As a mom, you always have to be prepared for anything. Whether it’s a simple spilled glass of milk, crayon on the wall, or a broken lamp, kids are nothing if not unpredictable. Sometimes, however, life throws you a curve ball in the form of a medical issue. If you or one of your children ever need surgery, it can be a scary and daunting experience to face. Every procedure, no matter the size, carries some amount of risk. However, there are ways to lower those risks for you or your children. One of those ways is to do your homework and know what to ask your doctor.
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Most people don’t know what to ask before a surgery — we’re not all trained medical professionals. Thankfully, surgery isn’t something we need often. But, that means it is a new experience for many patients and they often don’t know what to expect. Recently, there was an article published that gave advice from actual doctors and medical professionals to patients to help them through the process. Below is some of the advice they gave.
One doctor, Dr. Berry Pierre, advised that patients should ask about any medical restrictions. Specifically, ask about any prescriptions you might be taking. Sometimes stuff you take everyday like aspirin can have effects, often negative ones, during surgery. Be sure to not only ask, but also tell your doctor about your medical history.
As moms, we often have to trust our ‘maternal instincts’ in a number of situations. Dr. John Mendelsohn said this can be a good thing. He said that you should trust your gut when you meet with the doctor. Do you feel confident in them? Do you trust them? If you don’t get a good feeling from them when you’re just in their office or patient room, would you really trust them when you or your children are on the operating table? You should feel like your doctor is trustworthy and accessible for any other questions.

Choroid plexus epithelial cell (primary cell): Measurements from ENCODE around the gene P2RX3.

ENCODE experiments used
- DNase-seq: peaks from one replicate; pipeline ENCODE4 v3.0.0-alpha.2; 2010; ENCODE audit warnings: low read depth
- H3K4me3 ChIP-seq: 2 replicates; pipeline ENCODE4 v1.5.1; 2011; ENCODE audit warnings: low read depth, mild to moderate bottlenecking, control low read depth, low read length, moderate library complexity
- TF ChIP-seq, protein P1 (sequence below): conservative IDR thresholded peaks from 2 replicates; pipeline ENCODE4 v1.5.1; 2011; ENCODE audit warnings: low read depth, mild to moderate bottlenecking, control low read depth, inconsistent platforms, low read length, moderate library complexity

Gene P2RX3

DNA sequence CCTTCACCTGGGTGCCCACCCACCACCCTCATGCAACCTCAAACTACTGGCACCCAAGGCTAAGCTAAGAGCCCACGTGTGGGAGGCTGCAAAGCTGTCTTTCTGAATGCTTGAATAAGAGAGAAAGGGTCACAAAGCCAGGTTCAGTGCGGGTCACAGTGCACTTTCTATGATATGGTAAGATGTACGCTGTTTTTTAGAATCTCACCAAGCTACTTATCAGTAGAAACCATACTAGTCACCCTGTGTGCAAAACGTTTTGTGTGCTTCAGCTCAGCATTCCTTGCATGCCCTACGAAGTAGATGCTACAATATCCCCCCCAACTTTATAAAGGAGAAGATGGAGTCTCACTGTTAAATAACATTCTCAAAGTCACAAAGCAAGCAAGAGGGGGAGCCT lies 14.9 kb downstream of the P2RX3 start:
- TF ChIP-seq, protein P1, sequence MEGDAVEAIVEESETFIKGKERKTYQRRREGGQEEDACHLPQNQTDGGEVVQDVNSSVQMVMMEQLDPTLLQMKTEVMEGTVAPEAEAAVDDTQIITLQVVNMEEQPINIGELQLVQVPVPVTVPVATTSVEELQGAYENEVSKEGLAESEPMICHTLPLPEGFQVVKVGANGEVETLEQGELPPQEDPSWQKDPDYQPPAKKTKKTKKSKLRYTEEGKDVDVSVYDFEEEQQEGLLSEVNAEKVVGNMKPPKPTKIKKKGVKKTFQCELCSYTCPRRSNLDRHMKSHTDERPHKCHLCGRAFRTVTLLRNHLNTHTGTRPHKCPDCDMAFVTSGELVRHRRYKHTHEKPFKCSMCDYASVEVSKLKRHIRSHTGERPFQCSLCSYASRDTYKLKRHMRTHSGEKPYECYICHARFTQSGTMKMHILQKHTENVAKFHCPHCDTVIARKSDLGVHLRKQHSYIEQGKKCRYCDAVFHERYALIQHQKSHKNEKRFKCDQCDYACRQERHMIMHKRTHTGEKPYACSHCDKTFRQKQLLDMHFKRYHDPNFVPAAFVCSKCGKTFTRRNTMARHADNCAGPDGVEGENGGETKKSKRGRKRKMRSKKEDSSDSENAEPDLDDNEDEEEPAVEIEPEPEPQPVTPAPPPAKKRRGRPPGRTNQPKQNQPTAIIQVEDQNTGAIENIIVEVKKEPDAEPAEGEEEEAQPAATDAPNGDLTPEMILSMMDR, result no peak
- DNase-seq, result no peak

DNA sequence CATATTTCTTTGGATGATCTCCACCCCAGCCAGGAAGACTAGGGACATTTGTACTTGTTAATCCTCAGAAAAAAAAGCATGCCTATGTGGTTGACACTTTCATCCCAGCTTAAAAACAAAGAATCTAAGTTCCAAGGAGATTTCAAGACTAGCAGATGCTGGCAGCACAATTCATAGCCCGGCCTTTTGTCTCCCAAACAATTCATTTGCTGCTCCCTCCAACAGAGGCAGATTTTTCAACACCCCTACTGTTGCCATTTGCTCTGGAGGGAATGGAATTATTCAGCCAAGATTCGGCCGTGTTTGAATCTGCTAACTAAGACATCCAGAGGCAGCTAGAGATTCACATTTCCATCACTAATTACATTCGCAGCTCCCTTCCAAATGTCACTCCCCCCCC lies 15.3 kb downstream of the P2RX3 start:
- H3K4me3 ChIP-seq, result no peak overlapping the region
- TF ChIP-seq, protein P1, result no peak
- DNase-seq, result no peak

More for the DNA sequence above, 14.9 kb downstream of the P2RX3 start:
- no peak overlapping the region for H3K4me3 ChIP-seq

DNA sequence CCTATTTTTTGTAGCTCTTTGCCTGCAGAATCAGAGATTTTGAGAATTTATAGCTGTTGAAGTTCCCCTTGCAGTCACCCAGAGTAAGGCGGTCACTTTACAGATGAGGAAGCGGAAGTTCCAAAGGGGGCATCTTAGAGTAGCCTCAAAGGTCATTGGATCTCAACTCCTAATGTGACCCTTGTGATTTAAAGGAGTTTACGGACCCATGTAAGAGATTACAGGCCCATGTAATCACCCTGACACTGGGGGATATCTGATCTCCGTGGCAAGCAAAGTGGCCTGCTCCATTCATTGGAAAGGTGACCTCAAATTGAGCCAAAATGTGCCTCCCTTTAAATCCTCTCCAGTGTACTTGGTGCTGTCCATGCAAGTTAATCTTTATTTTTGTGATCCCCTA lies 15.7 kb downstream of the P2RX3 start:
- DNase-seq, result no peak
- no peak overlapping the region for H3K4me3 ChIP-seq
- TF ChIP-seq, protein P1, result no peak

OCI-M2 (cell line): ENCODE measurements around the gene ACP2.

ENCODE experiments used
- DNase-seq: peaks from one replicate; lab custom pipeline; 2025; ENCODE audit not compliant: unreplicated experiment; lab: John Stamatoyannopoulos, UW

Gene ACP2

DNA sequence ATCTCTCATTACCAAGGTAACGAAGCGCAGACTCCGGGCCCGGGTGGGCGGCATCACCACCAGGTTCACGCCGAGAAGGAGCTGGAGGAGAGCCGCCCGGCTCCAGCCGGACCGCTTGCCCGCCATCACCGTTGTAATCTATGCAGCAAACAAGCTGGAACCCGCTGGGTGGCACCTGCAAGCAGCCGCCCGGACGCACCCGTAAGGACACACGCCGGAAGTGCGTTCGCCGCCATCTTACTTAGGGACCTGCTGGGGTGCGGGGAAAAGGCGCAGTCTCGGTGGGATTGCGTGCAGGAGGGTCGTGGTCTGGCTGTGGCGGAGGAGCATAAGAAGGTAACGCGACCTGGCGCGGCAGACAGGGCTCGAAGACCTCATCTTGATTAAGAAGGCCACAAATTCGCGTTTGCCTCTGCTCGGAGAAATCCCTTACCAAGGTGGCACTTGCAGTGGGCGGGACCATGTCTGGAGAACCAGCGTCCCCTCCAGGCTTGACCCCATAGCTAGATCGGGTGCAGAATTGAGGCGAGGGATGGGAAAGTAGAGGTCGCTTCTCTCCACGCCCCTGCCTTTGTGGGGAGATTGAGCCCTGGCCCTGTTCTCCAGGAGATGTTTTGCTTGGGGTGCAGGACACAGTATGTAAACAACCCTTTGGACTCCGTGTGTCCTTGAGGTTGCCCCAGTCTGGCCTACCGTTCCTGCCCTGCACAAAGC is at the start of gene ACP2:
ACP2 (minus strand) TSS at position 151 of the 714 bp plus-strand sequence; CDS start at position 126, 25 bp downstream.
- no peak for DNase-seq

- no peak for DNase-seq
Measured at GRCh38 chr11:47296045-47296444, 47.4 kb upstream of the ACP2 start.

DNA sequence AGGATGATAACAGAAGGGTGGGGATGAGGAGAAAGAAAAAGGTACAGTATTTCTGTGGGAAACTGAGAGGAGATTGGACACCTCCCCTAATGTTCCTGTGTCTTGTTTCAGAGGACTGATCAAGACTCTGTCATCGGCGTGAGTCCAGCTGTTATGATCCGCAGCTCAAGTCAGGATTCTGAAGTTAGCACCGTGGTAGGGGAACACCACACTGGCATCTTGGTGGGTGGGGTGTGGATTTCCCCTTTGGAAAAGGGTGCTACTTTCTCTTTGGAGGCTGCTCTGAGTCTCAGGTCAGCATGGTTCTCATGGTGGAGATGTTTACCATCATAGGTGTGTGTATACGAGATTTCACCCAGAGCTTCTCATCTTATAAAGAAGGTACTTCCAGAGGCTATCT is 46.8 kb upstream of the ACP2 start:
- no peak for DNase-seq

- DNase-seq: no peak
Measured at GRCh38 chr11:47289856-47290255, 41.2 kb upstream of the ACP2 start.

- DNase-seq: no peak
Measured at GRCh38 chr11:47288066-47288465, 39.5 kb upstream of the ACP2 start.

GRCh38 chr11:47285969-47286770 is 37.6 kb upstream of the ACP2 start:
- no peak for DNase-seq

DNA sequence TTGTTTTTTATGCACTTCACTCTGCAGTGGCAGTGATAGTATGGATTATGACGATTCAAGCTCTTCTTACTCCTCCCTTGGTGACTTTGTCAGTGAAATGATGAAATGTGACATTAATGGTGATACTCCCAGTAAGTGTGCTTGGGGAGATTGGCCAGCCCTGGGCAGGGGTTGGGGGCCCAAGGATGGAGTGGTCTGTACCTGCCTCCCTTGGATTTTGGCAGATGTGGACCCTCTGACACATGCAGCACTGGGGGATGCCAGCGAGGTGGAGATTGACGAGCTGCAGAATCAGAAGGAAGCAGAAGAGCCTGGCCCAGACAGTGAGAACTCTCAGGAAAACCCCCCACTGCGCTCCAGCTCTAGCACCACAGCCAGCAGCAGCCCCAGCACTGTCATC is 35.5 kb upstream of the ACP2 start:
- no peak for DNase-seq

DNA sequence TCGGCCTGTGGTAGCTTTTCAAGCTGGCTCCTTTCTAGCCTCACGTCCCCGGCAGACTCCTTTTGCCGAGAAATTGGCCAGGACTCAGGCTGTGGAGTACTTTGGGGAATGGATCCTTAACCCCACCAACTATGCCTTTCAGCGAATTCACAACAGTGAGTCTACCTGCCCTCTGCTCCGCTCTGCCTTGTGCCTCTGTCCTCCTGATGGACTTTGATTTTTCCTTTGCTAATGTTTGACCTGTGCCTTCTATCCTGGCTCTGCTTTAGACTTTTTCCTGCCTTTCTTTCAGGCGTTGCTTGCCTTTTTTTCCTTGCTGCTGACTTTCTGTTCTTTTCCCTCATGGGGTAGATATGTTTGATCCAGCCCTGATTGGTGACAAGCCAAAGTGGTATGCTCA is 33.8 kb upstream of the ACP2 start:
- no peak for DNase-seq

Dr. Houtan Chaboki told patients to ask how their doctor prepares for each surgery. He says he always runs through the patient charts, photos, and tests before operating. He also discusses the plan with the rest of the surgical team. Your surgeon should do something similar. If you’re going to prepare for the surgery, the doctors and the rest of the staff should as well. Always check by asking for their plan.
Finally, you need to prepare for what happens after surgery. Often times people forget about that part. So Rebecca Lee, a registered nurse, suggested that you should ask about follow-up appointments. Doctors won’t always call you, so be sure that you know when you should make an appointment. Talk to your doctor about a timetable. Lee said that follow-up appointments are typically a week or two after the operation. Make sure you get a contact number for the doctor — you never know when you’ll need it.
We deal with a lot as moms. Sometimes when we feel like we just get things together, life comes back at us hard and fast. The calm before the storm. Sometimes that storm means surgery for you, your children, or a loved one. There are always risks, but if you know what to ask and prepare well ahead of time, you can make the process just a little easier and a little safer.